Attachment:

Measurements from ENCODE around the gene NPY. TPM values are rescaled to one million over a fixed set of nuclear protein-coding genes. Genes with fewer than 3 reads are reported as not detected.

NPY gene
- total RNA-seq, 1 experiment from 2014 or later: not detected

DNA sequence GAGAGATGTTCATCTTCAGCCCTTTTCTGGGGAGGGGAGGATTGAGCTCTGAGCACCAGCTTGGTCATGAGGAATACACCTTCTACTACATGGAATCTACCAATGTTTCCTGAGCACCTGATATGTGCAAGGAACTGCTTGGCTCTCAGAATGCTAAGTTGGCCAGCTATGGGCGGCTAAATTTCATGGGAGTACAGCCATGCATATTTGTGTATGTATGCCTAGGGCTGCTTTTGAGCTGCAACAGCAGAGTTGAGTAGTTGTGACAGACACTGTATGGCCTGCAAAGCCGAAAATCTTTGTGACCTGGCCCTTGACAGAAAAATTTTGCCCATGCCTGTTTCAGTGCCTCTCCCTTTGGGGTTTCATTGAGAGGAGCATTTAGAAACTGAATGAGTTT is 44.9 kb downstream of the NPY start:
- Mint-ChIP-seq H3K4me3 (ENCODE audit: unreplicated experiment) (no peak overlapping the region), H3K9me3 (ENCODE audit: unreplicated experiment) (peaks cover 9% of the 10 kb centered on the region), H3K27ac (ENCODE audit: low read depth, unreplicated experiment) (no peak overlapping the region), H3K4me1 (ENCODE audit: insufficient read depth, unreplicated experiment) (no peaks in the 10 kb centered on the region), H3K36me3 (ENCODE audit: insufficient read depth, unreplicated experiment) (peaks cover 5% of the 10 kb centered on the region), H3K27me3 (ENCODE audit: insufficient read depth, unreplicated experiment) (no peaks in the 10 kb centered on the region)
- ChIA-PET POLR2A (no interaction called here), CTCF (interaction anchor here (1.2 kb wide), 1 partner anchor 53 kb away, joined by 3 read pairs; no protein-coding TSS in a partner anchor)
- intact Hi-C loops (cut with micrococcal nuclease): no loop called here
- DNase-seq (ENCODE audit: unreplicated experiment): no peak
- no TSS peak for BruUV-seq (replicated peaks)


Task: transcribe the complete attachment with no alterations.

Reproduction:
Measurements from ENCODE around the gene NPY. TPM values are rescaled to one million over a fixed set of nuclear protein-coding genes. Genes with fewer than 3 reads are reported as not detected.

NPY gene
- total RNA-seq, 1 experiment from 2014 or later: not detected

DNA sequence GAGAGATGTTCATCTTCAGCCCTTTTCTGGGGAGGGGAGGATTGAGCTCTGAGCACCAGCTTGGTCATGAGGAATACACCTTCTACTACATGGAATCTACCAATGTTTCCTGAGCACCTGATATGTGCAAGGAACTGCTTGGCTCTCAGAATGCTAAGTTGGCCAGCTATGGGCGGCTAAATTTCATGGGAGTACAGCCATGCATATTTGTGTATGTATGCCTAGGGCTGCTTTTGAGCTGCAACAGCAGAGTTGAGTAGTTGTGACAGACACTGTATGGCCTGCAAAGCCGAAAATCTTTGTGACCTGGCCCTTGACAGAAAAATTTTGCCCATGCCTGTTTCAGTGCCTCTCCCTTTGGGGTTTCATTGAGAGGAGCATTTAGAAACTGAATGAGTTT is 44.9 kb downstream of the NPY start:
- Mint-ChIP-seq H3K4me3 (ENCODE audit: unreplicated experiment) (no peak overlapping the region), H3K9me3 (ENCODE audit: unreplicated experiment) (peaks cover 9% of the 10 kb centered on the region), H3K27ac (ENCODE audit: low read depth, unreplicated experiment) (no peak overlapping the region), H3K4me1 (ENCODE audit: insufficient read depth, unreplicated experiment) (no peaks in the 10 kb centered on the region), H3K36me3 (ENCODE audit: insufficient read depth, unreplicated experiment) (peaks cover 5% of the 10 kb centered on the region), H3K27me3 (ENCODE audit: insufficient read depth, unreplicated experiment) (no peaks in the 10 kb centered on the region)
- ChIA-PET POLR2A (no interaction called here), CTCF (interaction anchor here (1.2 kb wide), 1 partner anchor 53 kb away, joined by 3 read pairs; no protein-coding TSS in a partner anchor)
- intact Hi-C loops (cut with micrococcal nuclease): no loop called here
- DNase-seq (ENCODE audit: unreplicated experiment): no peak
- no TSS peak for BruUV-seq (replicated peaks)